The truth of the matter is, traditional publishing can only publish so many titles a year. There are only so many slots they have budgeted for. Most major publishers haven’t grasped the fact they can publish digitally first.  Those who have, have frankly dropped the ball. They make those digital lines less important than their print/digital lines. Even their marketing of those lines, both to the reading public and to authors, screams “not ready for the big league!”. So, instead of tapping into a growing market — which they would see if they would simply look at Authors Earnings and pay attention to the best seller lists on Amazon — they look at how their e-book sales have declined and refuse to admit that high prices and limited available titles might have something to do with it.

So, here’s where it comes to, at least for me. As long as the Big 5 and their ilk continue to sell e-books for more than $10 a pop, they will see very little of my money. (The exception is almost always for non-fiction which usually sells for more, print or digital.) There are very few books I can’t wait for the mmpb to come out — and for prices of the e-book to drop. That means delayed income for the publishers and for authors. I hate that authors are being caught in the middle here but that is the way it is, unfortunately.  My book money is limited. It is a luxury. So I would rather buy two books that sound good and that have samples that made me want to keep reading than one book by Ms. Best Selling Author and published by Big 5 publisher.

Putting things into perspective

In case you’ve been living under a rock for the last, oh, ten years, there’s a war going on in publishing. No, not the war over the Hugos. That is, at best, nothing more than the publishing world’s version of a military campaign. Yes, it is part of the overall war in publishing but it is only one part. The publishing world is changing, like it or not, and it is impacting not just publishers and their employees but also agents and authors. There have already been casualties and there will be more. The only group that will win in all this are is the readers. Why? Because there is a greater selection of reading material out there than ever before. Sure, some is dreck and should never have found its way out of the author’s computer. But there is also a plethora of new material out there that never would have gotten past the gatekeepers and yet is not only well-written but in high demand.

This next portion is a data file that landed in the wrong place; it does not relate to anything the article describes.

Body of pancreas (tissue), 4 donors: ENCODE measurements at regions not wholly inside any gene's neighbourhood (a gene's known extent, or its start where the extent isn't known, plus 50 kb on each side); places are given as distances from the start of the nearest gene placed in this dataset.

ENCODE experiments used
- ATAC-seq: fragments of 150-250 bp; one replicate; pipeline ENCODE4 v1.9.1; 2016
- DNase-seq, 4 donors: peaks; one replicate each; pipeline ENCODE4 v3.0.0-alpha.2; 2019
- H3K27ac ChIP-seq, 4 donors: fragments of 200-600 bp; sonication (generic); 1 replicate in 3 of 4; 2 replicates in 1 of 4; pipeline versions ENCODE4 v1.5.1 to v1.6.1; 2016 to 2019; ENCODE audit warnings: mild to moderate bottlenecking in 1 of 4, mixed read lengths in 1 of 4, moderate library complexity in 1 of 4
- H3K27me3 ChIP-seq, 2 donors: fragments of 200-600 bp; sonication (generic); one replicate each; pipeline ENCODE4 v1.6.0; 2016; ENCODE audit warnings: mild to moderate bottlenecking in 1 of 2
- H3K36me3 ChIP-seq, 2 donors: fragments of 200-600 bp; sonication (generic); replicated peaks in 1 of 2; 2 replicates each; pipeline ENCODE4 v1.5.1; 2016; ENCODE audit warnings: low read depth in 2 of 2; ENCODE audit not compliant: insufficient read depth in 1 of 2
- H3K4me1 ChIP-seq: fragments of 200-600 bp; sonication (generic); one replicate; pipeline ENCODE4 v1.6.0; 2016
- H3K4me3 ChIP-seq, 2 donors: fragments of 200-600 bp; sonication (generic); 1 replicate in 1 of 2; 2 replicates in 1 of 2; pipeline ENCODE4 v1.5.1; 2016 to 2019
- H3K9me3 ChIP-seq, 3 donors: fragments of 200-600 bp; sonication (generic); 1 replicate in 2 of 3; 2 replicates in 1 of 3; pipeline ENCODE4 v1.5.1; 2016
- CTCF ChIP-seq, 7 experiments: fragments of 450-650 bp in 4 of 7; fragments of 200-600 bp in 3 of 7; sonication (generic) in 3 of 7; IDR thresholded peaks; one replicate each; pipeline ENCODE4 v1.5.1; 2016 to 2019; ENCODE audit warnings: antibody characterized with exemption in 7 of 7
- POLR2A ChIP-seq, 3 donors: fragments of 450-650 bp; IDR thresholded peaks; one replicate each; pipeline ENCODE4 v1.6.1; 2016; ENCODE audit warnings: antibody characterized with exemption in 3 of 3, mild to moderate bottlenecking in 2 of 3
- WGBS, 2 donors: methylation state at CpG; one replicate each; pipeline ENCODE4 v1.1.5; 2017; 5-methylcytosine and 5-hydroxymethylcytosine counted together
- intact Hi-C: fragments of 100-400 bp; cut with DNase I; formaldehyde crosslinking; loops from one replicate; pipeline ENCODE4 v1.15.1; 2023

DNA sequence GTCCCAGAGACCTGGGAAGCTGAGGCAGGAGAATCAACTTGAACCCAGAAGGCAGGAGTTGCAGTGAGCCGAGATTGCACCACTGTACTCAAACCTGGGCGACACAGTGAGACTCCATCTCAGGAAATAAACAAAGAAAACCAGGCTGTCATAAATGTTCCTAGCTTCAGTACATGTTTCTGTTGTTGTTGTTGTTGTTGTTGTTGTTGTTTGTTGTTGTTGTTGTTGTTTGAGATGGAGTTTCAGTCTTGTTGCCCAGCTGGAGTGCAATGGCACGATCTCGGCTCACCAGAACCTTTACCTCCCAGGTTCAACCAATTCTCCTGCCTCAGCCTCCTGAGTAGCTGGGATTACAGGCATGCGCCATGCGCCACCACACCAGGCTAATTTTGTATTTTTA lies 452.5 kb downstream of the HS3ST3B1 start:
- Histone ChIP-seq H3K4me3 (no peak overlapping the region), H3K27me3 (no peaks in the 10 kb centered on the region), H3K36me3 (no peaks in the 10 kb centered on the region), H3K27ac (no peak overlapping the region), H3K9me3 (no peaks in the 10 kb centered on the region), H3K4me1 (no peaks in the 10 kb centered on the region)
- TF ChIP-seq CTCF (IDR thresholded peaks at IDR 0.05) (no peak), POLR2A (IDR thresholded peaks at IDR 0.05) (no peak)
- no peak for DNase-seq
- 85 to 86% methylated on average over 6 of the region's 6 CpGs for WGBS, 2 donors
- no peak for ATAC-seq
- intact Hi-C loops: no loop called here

I’m not going to spend a great deal of time explaining why publishing has come to the state it now finds itself in. There are any number of posts about that, not only here on MGC but elsewhere. However, what we are continuing to see is that this war is playing out in ways that continue to hurt the industry and the authors who are at the heart of it. Business practices that should have been amended and adapted years ago. Attitudes by editors, agents and authors that have alienated one time friends and has now extended to the fan base.

The attitude, or at least one of them, that continues to act contrary to current demands is that there needs to be a gatekeeper to decide what books should or should not be released into the wild for people to read. The critics of indie published books continue to throw out the premise that there are just too many badly written books being written and self-published. They tell us Amazon or B&N or whichever platform an indie publishes on should have some sort of minimum bar that must be reached before these dastardly upstarts are allowed to pollute the literary pool.

Now, the problem with this stance is multi-fold. First, the gatekeepers used to be the publishers. Then, as profits started decreasing and publishers started cutting costs, they turned much of that role over to agents. Okay, that might be well and good but there is one problem., no matter who is the gatekeeper there is more demand for books than there are traditional publishing slots per month. Add into that the fact that what people want to read isn’t necessarily what the publishers are putting out there and, well, you have the beginnings of the perfect storm for the publishing industry.